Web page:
At the start of January 2018, the secondary legislation needed was expected to be put in place in February 2018 thereby allowing the first ICPs to start in April 2018. However, in January 2018 Sarah Wollaston MP chair of the Commons Health Committee wrote to Jeremy Hunt asking that any moves to implement ICPs be paused pending further consultation. Prior to this legal challenges to the setting up of ICPs had been filed. Both the letter and the legal challenges resulted in a delay to the legislation.
In late January 2018, Jeremy Hunt wrote to the chair of the Commons Health Committee saying that the ICP contract implementation would be paused allowing for more consultation. NHS England was forced to conduct further public consultation work on the ICP contract.
NHS England's consultation opened 3 August 2018 and closed 26 October 2018.
From the January 2019 NHS long-term plan, it is clear that there are still legislative issues surrounding the development of ICS and ICP. NHS England called upon the Government to amend legislation in the 2012 Health and Social Care Act to allow providers, such as trusts and other organisations, to be able to collaborate. The request includes introducing legal “shared duties” for clinical commissioning groups and NHS providers on outcomes and finance and allowing foundation trusts to create joint committees, allowing “the creation of a joint commissioner/provider committee in every integrated care system”.
In other areas of the world, Accountable Care Organisations operate with a capitated or fixed annual budget that allows the providers to retain and share any savings made. It is unclear how budgeting for integrated care systems and integrated care providers will operate as yet, but a fixed budget is a possibility.
This type of approach has led to concerns that services will be rationed either because the budget provided is just not enough to provide all universal healthcare services or, and this is particularly pertinent if the contract holder is a private company, to produce savings to increase the amount of budget that the providers can retain as profit.
Rationing services also encourages people to seek private alternatives, which in turn reduces the budget spend under the integrated care system, potentially leading to higher ‘profits’.
In May 2022, draft guidance from NHS England included that every ICS, including those who went into the pandemic with huge deficits of over £100m, will be expected to deliver financial balance in 2022-23. From April 2022 ICS are expected to deliver services from within funding envelopes set at the start of the year, and to be held to account on this.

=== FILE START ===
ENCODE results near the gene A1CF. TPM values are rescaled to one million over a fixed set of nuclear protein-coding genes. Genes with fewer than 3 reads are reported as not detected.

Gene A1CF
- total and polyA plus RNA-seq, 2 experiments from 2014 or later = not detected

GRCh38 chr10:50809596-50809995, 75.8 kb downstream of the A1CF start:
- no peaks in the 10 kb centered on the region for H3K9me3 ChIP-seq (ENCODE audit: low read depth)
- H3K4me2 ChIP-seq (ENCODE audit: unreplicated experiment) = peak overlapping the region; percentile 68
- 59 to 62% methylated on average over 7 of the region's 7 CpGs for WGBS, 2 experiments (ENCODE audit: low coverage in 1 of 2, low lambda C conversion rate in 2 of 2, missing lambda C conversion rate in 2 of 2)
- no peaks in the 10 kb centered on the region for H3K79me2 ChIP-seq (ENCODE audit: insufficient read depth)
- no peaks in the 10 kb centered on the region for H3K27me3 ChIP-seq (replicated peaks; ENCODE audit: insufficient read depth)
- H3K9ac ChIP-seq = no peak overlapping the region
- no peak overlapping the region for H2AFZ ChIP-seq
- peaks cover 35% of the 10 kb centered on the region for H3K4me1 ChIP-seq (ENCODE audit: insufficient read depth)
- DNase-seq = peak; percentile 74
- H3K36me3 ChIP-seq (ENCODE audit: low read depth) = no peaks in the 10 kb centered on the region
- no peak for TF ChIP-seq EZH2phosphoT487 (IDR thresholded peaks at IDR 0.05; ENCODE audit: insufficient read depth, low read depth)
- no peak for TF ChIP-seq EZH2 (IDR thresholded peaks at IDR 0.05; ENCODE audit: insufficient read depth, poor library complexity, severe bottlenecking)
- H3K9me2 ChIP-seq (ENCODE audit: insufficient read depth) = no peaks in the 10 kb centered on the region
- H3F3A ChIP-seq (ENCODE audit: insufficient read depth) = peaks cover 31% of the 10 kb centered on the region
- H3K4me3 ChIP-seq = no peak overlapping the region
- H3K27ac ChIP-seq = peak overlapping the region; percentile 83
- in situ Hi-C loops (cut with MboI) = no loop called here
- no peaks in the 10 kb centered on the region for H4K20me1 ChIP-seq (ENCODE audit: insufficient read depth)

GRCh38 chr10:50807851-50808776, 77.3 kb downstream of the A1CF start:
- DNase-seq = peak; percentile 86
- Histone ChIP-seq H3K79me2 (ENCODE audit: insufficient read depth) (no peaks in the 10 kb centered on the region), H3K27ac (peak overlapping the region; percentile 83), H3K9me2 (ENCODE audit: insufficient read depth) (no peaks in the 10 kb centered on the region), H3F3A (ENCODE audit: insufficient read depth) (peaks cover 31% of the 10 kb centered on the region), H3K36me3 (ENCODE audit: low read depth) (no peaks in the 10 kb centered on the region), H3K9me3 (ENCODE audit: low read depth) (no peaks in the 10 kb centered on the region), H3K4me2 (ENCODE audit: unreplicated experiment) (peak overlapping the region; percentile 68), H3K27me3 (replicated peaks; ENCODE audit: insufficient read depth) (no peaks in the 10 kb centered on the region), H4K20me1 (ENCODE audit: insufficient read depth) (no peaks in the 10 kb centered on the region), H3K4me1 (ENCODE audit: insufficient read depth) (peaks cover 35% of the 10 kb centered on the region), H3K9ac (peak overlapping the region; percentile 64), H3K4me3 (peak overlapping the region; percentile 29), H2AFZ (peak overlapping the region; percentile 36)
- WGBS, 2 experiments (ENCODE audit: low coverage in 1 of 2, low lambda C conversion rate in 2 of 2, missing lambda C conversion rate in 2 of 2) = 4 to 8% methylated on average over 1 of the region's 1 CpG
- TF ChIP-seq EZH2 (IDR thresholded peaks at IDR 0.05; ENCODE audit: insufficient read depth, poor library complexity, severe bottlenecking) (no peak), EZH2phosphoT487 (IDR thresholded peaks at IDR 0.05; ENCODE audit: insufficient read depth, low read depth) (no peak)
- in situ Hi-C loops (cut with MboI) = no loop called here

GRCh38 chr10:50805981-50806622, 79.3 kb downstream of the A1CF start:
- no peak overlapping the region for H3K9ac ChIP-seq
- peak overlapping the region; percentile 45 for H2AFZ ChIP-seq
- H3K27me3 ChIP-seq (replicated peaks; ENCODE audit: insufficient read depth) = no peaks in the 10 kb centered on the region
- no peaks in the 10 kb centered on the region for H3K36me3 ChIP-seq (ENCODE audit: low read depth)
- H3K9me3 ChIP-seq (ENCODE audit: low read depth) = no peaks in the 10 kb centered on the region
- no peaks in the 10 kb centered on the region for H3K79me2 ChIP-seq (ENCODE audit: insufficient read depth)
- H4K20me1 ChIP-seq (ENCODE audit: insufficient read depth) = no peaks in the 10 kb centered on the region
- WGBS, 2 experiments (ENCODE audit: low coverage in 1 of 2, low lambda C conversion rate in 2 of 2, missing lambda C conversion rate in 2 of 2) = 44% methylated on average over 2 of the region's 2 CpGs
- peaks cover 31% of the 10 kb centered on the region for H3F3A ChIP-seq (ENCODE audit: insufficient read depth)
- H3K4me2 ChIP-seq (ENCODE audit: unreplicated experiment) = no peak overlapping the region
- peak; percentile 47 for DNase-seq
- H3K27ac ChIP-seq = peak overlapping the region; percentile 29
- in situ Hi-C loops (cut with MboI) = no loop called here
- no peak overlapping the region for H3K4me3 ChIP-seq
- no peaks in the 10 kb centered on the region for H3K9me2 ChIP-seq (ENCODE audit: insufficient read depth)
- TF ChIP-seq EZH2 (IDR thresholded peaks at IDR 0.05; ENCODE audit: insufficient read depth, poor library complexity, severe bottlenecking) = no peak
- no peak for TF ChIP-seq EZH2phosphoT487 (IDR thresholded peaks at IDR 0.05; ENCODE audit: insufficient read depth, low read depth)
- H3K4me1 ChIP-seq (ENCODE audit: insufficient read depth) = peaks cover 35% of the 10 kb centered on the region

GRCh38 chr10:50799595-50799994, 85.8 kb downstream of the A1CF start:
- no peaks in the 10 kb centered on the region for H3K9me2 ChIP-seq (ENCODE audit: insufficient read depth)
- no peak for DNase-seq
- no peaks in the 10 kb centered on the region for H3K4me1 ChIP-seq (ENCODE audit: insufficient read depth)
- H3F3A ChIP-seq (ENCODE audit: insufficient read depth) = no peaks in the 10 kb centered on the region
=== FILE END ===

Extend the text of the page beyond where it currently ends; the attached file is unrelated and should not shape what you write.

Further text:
It is unclear what the consequences will be for an ICS that fails to deliver financial balance. For 2022-23 it has been reported in the HSJ that there are significant gaps between allocated and projected spending.
Sally Gainsbury, senior policy analyst at the Nuffield Trust, told HSJ that: “This financial guidance is just an indication of how harsh the implications of effectively holding down spending growth to get back to the pre-pandemic plan will be. Coupled with a duty to break even, the financial settlement makes it likely we will not just see further squeezes on provider costs, but also pressure to hold down activity growth rates, which will be harder than ever to do given the backlog in care.”
Two judicial reviews were brought against NHS England in relation to the development of the integrated care provider contract (a new contractual form allowing commissioners to award a long-term contract to a single organisation to provide a wide range of health and care services to a defined population), with campaigners arguing that this could lead to health and care services coming under the control of private companies. The two judicial reviews were both dismissed.
The legal challenges were as follows:
999 Call for the NHS
The campaign group 999 Call for the NHS, backed by law firm Leigh Day, lodged a judicial review in October 2017. This claims that the contract for accountable care organisations breaches the Health and Social Care Act 2012.
The papers claim that the formation of ACOs breaches section 115 and 116 of the 2012 Act, which relate to the price a commissioner pays for NHS services and regulations around the national tariff.
The campaigners’ case argues that under current legislation, prices paid for NHS services must reflect how many patients receive the care under that specific service, whereas the ACO contract allows commissioners to give providers a fixed budget for the population in the area.
The judicial review was given permission to proceed in late December 2017 and it was heard 24 April 2018.
The Judge Mr Justice Kerr ruled that the court did not find anything unlawful with the payment mechanism proposed by the ACO contract.
The judgement said that the objection in the case was a political objection to the payment mechanism and therefore it "is not a matter for the court.”
The second application for a judicial review was lodged on 11 December 2017 by Dr Graham Winyard, Dr Colin Hutchinson, Allyson Pollock and Sue Richards, and Professor Stephen Hawking, under the campaign name JR4NHS.
The academics are working with Harrison Grant Solicitors and Nigel Pleming QC to argue that introducing new commercial, non-NHS bodies (ACOs) to run health and social care services without proper public consultation and without full Parliamentary scrutiny would be unlawful. They argue that the consultation procedure around the ACO contract was insufficient.
In early July 2018, the judge, Mr Justice Green, ruled that the policy was “lawful” however the health and social care secretary Jeremy Hunt was “under a duty” to consider criticism against ACOs when it goes to public consultation.
The High Court held that the policy falls within the “statutory powers of a clinical commissioning group” and is “not contrary to the ‘commissioner-provider split’ under the National Health Service Act 2006”.
The campaign has decided not to appeal the decision.